Farhad Manjoo, writing at the New York Times about the United States' complicated tax-filing process:
Around this time every year, Joseph Bankman, a professor of tax law at Stanford Law School and a longtime advocate of using technology to simplify tax filing, gets on the phone with reporters to explain what is wrong with how we do our taxes in the United States. Every year he says pretty much the same thing: No other industrialized country asks its citizens to jump through as many hoops to calculate their taxes as ours.
It isn’t just lawmakers or the hapless-seeming Internal Revenue Service that is perpetuating the annoyance of tax time, he adds. Instead it is the private sector — specifically, the software company Intuit, which makes TurboTax, the most popular tax program in the country.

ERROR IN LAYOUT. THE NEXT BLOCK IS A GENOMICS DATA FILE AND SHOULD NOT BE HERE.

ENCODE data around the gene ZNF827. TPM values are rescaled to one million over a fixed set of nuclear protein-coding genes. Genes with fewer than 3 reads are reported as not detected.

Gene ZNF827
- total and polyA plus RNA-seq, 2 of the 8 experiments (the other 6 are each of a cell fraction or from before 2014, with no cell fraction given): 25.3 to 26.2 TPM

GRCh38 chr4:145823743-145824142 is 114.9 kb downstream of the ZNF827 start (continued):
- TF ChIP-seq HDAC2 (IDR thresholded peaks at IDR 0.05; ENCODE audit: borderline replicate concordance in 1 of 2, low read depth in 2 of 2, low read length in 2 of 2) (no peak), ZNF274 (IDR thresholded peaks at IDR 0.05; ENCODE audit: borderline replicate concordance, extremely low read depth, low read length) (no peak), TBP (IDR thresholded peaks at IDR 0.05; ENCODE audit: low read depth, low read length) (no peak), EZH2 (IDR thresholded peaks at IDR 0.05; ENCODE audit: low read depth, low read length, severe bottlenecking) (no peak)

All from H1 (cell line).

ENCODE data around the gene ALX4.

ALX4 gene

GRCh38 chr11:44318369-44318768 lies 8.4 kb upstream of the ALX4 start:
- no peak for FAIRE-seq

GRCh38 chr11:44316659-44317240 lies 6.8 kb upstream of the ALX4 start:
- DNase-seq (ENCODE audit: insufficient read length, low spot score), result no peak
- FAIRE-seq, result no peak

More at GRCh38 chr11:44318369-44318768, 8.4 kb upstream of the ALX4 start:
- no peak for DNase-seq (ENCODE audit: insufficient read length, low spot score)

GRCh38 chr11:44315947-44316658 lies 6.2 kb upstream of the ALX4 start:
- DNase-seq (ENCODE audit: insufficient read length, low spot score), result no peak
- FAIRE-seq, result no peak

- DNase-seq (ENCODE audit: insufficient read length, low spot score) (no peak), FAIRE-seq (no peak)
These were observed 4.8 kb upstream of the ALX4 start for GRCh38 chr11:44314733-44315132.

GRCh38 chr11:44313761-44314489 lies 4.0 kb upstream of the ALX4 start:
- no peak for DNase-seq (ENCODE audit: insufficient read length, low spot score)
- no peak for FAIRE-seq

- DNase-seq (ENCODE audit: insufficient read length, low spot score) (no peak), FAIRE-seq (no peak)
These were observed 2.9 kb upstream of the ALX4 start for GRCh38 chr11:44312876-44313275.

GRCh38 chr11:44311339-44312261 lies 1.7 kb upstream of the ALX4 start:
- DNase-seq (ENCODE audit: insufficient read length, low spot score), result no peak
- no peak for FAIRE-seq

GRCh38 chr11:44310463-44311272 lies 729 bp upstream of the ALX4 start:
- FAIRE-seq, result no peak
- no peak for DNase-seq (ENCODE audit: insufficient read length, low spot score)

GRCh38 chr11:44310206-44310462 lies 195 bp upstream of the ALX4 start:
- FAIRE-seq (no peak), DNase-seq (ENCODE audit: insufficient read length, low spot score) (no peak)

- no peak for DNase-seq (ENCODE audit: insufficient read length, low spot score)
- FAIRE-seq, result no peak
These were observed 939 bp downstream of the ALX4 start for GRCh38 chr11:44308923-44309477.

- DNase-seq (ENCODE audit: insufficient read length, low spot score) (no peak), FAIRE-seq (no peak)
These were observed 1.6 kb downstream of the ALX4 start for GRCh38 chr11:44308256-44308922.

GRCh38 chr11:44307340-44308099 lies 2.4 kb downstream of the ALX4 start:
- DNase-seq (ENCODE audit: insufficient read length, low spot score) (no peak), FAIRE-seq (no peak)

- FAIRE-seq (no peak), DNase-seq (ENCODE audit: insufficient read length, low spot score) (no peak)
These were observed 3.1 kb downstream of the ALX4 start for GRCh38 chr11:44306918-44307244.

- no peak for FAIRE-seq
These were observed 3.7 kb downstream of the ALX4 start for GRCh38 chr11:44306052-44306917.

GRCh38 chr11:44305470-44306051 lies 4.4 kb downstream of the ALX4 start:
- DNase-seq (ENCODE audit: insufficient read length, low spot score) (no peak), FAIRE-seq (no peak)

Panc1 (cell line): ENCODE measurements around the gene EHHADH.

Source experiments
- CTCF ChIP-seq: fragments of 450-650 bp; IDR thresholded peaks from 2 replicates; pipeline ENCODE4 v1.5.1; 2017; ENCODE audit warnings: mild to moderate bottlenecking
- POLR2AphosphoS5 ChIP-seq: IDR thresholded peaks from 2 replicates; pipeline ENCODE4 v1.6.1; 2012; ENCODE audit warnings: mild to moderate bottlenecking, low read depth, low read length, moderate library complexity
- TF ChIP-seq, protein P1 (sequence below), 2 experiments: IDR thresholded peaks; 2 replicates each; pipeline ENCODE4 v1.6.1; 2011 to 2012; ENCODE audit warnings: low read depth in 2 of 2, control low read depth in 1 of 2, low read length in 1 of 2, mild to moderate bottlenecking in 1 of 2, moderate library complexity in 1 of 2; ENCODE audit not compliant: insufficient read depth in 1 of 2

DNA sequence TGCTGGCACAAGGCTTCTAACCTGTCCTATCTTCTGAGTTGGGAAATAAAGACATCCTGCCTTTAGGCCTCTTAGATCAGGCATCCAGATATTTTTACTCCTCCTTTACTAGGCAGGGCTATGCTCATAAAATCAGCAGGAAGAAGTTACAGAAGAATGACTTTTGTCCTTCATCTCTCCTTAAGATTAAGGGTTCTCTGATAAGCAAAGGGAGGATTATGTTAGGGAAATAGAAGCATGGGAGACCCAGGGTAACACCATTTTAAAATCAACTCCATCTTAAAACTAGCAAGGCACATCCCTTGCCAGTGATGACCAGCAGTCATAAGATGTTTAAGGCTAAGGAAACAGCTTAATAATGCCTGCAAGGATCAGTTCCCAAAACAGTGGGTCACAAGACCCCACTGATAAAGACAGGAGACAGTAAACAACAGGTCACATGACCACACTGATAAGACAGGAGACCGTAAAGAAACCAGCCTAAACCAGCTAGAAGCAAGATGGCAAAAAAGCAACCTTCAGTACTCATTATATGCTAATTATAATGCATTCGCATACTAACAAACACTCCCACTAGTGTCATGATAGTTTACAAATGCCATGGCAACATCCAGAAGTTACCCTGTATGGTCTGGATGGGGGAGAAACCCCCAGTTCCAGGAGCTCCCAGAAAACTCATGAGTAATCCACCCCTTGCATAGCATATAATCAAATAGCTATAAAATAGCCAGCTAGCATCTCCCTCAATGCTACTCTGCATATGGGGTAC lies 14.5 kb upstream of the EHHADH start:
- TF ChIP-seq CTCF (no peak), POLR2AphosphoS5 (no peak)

For more than a decade, Mr. Bankman and a small group of tax experts have called on the government to create a tax preparation method that they say would vastly reduce the time and cost of tax-filing for most people. Intuit has been a primary obstacle to the effort.
But remember, it's the public sector that can't do anything right and saddles the public with overly complicated bureaucracy. Letting private enterprise would obviously simplify the whole thing.